The Real Time Canine II

After spending 2 years writing the Real Time Canine, the adventure continues with The Real Time Canine II. Read along as I look for just the right puppy to continue the experience. After false starts with Tim and Jed, I am currently training young Tam, and Spot, which are both off to a strong start. Please visit the RTC II to read about training sessions as they occur.

Wednesday, August 12, 2009

A Deep Seat and a Far Away Look

Be warned. I bought a scanner, I know how to use it, and I have unearthed some really old photographs. In this one, I am probably 12 years old or so, riding a horse named Smarty, and taking a lesson from Don Swan, my first mentor in the horse business and the one who left the biggest impression. I rode with, trained under, rode and worked for this man for years and years. With 4 or 5 other unredeemable characters, I was even his room mate for a brief spell one hazy summer sometime after my 21st birthday. That memory is pretty blurry, but oh-so-happy. The barn was closed on Mondays, so we held safety meetings at whatever local watering hole was close by. I don't know how that name was contrived, but over liquid lunches and too much laughter, anything was possible. Safety meetings! Just one of the many valuable concepts Don introduced me to over the years. Here are some of the others:

A deep seat and a far away look is an expression he used meaning to ride through a jump, not to it. He used to tell us to ride like we had somewhere to go.

A wally coodle from under a duck's tail was anything he couldn't put a name to. What's that? "It's a wally coodle from under a duck's tail."

It's not a long walk if you run was his immediate response whenever he asked you to do something, and you whined, thought about whining, or made a face. "Walk over and take that horse off the hotwalker." Make a face and look askance. "It's not a long walk if you run."

Can't ride in a box car with the door closed, or can't ride on a pogo stick with his coat tails nailed down was Don's way of saying a person just needed a little more practice.

Funeral arrangements. Don didn't attend funerals and his reasoning was sound; "Why should I go to his? He isn't coming to mine."

And it wasn't just what he said, but the world he opened up for me. Fascinating creatures were drawn to him, 2 and 4 legged. Jack and Turlock were mutts that appeared through various and sundry avenues, and stayed forever. Jack was a little, black, scruffy mutt with a taste for rat poison. Little Jacky's convulsions were horrifying, but she was one tough mutt and always prevailed over the chemicals. Turlock was a big, plain, shepherd mix picked up as a stray after an all night excursion to the central California farming community that was her namesake. I didn't make that trip, but it's genesis can be traced to an establishment called Dick's Horseshoe Saloon. We lovingly referred to it as Roochard's Equine Slipper Lounge, and that's the very first time I've ever had to spell Roochard, so forgive me. The 2 mutts were inseparable sister-dogs and at all the horse shows they attended, which was every one we went to, they could be found at the hamburger stand enjoying a steady flow of greasy handouts. "Where do those dogs belong?" "Oh, that's just Jack and Turlock."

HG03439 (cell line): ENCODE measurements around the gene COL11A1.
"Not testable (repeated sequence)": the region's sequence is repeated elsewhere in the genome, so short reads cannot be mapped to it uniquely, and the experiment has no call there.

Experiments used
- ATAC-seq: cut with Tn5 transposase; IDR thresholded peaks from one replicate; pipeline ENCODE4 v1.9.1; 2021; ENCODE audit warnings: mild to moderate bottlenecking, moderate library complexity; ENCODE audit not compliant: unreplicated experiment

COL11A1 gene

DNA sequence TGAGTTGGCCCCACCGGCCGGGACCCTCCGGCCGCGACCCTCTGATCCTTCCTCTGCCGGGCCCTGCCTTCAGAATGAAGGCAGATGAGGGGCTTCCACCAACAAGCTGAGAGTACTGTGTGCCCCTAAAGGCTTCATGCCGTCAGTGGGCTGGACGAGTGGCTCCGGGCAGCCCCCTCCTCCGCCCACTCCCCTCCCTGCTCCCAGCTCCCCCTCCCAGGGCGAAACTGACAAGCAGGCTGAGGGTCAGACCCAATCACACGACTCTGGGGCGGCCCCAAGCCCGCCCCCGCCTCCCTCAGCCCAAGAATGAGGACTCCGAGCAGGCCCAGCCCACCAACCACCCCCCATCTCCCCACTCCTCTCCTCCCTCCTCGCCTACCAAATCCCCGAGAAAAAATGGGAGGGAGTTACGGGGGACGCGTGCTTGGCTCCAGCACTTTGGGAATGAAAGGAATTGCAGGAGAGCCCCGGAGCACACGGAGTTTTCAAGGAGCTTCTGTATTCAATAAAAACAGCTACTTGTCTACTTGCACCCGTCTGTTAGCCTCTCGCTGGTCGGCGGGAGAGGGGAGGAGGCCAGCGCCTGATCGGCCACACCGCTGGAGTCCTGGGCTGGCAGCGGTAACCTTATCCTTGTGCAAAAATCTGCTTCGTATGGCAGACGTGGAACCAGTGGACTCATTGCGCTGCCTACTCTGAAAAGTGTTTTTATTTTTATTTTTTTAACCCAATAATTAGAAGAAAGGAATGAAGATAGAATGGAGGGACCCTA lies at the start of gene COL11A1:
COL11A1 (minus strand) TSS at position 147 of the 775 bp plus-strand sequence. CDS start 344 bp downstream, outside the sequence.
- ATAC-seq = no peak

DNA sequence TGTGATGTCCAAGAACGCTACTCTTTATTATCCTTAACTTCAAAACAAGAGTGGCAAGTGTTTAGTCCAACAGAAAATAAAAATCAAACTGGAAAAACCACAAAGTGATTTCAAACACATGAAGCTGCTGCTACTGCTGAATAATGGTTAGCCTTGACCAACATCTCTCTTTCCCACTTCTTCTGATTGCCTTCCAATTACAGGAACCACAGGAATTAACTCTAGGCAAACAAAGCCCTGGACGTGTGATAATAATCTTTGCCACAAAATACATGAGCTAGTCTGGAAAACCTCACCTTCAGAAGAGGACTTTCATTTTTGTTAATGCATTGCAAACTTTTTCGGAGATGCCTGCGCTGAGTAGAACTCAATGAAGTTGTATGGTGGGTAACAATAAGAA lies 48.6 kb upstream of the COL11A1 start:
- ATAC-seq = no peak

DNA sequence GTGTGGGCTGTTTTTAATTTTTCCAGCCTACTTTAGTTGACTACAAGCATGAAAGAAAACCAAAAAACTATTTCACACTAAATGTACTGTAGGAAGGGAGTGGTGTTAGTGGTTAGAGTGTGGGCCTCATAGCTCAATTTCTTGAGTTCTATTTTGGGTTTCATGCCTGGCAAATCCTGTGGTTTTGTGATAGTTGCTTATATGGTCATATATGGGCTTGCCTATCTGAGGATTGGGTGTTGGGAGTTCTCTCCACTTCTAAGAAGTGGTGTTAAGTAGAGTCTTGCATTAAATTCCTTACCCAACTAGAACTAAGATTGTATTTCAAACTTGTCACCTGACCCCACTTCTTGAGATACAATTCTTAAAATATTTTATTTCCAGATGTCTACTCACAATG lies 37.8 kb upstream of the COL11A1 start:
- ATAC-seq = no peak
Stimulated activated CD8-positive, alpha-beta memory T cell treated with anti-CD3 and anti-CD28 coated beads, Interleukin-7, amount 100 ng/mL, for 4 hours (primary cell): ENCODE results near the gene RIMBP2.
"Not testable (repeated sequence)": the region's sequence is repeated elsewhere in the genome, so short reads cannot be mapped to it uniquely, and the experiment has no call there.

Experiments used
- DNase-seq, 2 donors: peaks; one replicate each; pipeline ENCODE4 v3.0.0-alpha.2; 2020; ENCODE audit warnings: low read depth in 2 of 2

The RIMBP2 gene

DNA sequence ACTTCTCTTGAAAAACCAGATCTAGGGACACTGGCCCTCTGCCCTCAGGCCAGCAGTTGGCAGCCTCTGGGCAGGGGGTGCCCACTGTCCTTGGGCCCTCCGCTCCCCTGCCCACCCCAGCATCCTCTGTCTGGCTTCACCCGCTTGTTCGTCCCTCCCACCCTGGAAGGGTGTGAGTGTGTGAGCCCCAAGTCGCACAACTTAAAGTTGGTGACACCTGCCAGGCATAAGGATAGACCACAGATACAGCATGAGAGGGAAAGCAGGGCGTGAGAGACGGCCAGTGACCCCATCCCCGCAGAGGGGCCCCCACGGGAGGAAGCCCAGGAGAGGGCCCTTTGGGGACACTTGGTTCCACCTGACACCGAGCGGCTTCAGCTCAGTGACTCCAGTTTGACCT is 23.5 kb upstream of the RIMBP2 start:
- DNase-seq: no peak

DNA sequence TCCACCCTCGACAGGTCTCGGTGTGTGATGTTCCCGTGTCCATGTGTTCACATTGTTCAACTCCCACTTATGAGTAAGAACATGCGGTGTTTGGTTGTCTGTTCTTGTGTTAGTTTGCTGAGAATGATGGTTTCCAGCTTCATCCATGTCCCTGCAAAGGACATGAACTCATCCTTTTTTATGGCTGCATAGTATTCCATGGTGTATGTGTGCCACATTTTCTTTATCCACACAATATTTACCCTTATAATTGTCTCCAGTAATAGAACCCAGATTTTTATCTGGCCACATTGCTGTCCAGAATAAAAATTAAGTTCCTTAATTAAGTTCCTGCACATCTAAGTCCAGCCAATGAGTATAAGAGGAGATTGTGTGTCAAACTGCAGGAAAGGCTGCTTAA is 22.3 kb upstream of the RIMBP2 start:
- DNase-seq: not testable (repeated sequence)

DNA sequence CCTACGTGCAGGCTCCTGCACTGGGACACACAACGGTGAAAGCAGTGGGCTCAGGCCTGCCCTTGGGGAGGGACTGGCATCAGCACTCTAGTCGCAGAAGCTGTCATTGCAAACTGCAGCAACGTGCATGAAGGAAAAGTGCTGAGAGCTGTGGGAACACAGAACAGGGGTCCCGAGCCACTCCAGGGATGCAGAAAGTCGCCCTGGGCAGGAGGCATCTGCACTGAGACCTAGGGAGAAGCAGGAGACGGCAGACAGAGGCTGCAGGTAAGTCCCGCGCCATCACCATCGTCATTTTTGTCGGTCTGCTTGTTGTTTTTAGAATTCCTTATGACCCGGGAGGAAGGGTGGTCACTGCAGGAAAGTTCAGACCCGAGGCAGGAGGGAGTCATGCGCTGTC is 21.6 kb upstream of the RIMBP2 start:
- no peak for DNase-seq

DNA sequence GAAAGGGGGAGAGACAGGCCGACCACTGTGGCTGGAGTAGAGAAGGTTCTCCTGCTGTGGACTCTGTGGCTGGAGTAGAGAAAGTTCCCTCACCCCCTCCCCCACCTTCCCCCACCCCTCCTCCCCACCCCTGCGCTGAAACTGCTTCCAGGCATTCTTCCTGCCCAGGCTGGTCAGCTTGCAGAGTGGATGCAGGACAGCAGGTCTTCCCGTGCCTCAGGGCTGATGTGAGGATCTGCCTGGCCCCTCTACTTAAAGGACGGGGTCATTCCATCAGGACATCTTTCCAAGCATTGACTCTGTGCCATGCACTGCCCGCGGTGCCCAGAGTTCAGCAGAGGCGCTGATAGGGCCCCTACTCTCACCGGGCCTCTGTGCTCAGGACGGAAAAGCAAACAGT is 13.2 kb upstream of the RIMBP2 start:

And then there were the horses. Originating from a Pennsylvania hunt club, Sherman was a Clydesdale/Thoroughbred cross that started out in the jumper division and closed his career as a much-loved amateur hunter. His last owner found it odd to be sitting on her horse at a show, and without so much as a nod in her direction, having folks stop by to say "Hi Sherman." Hot-to-trot was a leggy, brown Thoroughbred mare that was just that, hot, with loads of talent, but no brains. Doobie Doo was a quarter horse that had cropped out of the cutting horse world. Don bought him for a lady that was just learning to ride and he was a cadillac. Broke to death, he could jump and made a name for himself inside and out of the hunter and jumper rings. Don used to ride him through the barns at shows and demonstrate for his Western-trainer buddies how the horse could spin a hole in the ground. They'd say, "yeah, but let's see him go the other way," because horses that can spin that well, usually only do so in one direction. Don would laugh, and then go the other way just as well. Vincent's show name was Vincent Van Gough, so named because he lost half an ear to frostbite in his home state of Colorado. There were others with names like Holy Smoke, Cavalier, Coast to Coast, Barbed Wire, Mr. Apple Jack, Challenger, Untouchable, and Ozzie. They were all great in their own way and all really good friends of mine. I'm so sorry that I don't have any pictures of them to scan.

The picture of me and Don was taken in a dusty, hard-packed ring at the Orange County Fairgrounds in Costa Mesa, California. It sat at the back of a golf driving range, and occasionally, somebody would get a hold of one, and a golf ball would come flying over that fence making for some pretty horrific wrecks. No one was injured in the making of this story. If you asked Don for a stick, (a riding crop,) he never handed it to you. Either to make you a better rider, to make you a better horse, or because it made him laugh, he always threw it at you and ultimately it helped teach us to ride and remember to take a deep seat and a faraway look.

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